2000, 2004http://www.able2know.com/gallery/albums/userpics/10156/normal_2000.jpghttp://www.able2know.com/gallery/albums/userpics/10156/normal_2004.jpg
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nimh
 
  1  
Reply Sat 6 Nov, 2004 08:50 am
Yeah, nine more states than Dukakis got, but one less than Gore.

Lemme go pilfer some more of those interesting NYTimes maps, before they're taken off-line in the future.

Who won and by how much: a map by county

http://home.wanadoo.nl/anepiphany/images/USvote_county.gif

---

Note: the maps below do NOT indicate where Bush and Kerry got their highest vote percentage; it indicates where they gained the most, in terms of percentage points, compared to last time.

(If you have seen maps that simply show each of the two candidates' support levels by county, lemme know where so I can put these two and those two side by side).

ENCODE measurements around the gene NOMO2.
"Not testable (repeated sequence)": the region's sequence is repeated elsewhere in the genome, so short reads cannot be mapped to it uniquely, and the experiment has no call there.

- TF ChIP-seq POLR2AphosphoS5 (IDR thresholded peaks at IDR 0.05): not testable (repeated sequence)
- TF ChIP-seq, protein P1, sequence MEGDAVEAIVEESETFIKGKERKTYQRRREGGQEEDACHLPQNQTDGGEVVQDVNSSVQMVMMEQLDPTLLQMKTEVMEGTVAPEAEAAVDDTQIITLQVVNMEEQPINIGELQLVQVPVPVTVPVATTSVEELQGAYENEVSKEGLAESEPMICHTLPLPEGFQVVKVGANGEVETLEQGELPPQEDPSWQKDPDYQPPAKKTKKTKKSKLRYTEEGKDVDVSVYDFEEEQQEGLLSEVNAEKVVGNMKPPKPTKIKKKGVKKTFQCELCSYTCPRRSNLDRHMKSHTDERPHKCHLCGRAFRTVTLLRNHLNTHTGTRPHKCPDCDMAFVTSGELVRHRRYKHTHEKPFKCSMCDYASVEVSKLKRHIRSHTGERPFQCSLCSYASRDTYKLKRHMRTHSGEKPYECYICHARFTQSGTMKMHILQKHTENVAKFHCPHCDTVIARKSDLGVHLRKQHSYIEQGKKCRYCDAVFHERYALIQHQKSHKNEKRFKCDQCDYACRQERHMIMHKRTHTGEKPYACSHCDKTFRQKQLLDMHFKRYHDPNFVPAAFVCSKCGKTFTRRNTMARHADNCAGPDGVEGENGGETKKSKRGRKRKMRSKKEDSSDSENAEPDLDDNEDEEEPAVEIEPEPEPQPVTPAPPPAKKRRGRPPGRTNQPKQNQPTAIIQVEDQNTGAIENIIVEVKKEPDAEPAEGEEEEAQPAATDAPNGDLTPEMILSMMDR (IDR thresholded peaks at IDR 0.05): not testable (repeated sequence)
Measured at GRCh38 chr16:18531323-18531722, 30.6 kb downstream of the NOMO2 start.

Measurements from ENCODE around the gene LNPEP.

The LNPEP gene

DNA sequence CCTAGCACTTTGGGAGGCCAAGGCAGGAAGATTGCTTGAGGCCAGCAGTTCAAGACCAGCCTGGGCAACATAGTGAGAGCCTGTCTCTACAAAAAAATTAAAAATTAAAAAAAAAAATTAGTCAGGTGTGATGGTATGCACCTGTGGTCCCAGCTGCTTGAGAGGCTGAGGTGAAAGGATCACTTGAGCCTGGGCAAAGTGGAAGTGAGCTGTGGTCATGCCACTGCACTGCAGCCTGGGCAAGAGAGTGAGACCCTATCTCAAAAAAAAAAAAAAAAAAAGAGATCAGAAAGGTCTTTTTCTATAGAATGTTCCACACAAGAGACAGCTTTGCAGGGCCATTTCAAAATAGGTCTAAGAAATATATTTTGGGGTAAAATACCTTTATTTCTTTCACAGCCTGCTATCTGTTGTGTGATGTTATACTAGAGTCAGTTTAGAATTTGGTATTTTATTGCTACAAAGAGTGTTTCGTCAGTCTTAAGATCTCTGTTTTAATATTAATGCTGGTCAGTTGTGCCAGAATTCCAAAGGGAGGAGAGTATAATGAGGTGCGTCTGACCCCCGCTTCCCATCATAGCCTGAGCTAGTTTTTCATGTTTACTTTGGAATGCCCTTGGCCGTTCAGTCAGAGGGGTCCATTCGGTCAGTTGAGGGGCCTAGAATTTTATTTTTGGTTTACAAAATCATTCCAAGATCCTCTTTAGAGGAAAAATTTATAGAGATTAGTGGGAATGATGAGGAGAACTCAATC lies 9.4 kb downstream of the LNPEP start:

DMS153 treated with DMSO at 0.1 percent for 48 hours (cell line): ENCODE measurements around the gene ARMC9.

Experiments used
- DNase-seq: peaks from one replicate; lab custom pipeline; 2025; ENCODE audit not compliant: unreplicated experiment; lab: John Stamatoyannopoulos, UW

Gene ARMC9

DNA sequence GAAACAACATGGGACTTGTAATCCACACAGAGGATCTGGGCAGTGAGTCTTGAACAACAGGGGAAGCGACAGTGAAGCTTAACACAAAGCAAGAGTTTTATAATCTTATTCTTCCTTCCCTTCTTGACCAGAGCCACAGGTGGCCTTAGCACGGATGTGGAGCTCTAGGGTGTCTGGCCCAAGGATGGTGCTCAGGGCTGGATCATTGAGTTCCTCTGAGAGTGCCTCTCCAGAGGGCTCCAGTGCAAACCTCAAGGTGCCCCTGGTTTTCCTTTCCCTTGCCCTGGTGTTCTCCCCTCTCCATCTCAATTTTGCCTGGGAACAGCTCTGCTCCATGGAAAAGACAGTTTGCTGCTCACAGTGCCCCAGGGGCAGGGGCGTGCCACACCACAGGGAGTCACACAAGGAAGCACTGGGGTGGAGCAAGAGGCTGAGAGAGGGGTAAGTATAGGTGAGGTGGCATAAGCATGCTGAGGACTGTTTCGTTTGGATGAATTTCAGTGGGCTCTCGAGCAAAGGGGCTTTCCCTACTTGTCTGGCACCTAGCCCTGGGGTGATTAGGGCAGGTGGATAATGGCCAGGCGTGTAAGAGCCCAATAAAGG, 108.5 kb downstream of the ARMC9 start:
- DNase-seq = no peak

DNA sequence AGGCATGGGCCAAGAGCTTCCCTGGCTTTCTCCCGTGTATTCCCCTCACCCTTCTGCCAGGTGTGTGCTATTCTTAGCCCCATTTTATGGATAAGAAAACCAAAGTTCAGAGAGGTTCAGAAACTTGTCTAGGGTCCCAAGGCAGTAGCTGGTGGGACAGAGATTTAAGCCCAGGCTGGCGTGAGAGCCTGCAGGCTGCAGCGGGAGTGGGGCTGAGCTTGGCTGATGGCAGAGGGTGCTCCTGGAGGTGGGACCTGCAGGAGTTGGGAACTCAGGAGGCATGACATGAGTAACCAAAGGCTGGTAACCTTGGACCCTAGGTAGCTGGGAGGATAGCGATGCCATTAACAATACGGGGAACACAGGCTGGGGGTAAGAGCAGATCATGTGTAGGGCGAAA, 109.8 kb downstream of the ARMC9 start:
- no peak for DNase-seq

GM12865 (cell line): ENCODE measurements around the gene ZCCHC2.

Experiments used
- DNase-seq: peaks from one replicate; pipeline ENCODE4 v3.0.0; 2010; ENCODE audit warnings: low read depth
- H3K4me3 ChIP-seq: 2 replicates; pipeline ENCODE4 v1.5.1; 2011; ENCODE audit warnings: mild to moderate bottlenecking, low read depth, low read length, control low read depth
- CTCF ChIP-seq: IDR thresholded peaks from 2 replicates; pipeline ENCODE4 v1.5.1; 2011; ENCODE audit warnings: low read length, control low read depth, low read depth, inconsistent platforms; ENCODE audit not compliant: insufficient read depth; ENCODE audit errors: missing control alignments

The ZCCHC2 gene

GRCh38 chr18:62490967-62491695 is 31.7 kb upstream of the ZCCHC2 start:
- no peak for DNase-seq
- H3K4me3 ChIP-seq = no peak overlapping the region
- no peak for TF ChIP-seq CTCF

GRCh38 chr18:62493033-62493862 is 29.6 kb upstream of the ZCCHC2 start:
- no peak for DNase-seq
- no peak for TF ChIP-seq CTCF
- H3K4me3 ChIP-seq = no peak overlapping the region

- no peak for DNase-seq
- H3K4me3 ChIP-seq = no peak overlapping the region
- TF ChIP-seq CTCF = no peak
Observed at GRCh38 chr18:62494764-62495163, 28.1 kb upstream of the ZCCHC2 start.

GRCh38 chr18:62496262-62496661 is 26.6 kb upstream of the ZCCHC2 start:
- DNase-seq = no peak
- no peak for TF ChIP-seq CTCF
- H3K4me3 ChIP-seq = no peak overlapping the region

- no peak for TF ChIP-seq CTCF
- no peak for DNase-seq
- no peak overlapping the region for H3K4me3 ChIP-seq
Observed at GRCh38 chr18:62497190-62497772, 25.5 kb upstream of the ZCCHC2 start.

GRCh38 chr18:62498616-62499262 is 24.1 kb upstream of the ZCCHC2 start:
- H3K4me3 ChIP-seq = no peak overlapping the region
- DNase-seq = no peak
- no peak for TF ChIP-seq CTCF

http://home.wanadoo.nl/anepiphany/images/increase_of_Bush_voteshare.gif

http://home.wanadoo.nl/anepiphany/images/increase_of_Dem_voteshare.gif

Note how Kerry did a lot better than Gore in not just Colorado, but also the Dakotas, Montana, Idaho. Odd.

Note as well how Kerry also increased his share of the vote in much of Ohio; but not in Florida.

Question to the experts on this one: it says that Kerry lost, in terms of percentage points at least - obviously not necessarily in terms of actual votes, because of the increased turnout - in two-thirds of the counties. But his overall share of the national vote was the same as Gore's.

So does that mean that where he did win, he did so much more strongly than how he lost where he lost? Or perhaps he lost percentage points in a lot of counties with a comparatively small population and won in a few counties with a lot of votes? But that seems in contradiction with the exit polls that say he did better in small towns and rural areas, and worse in large cities, than Gore.